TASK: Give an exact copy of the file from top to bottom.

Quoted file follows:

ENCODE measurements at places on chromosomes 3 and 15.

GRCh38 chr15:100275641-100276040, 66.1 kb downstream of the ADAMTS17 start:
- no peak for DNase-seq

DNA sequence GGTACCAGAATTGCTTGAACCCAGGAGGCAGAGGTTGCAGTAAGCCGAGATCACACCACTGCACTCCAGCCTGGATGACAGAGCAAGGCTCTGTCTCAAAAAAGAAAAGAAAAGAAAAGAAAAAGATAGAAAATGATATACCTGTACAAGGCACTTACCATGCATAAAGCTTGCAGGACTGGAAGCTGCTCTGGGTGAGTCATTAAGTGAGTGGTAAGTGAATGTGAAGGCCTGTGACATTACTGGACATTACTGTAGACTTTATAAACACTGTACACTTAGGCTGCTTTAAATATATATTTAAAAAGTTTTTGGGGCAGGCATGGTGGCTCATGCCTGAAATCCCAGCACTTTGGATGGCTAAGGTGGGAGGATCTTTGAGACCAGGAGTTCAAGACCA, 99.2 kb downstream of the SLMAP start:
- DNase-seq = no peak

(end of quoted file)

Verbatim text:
ENCODE measurements at places on chromosomes 3 and 15.

GRCh38 chr15:100275641-100276040, 66.1 kb downstream of the ADAMTS17 start:
- no peak for DNase-seq

DNA sequence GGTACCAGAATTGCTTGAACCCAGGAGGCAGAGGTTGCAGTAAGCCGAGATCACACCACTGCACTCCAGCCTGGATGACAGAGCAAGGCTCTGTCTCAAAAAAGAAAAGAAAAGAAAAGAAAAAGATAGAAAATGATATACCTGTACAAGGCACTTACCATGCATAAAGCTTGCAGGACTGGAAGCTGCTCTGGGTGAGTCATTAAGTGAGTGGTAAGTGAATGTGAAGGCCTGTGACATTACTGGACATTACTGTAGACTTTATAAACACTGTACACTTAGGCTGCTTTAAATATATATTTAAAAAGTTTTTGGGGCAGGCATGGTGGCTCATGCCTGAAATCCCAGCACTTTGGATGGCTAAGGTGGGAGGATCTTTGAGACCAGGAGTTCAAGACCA, 99.2 kb downstream of the SLMAP start:
- DNase-seq = no peak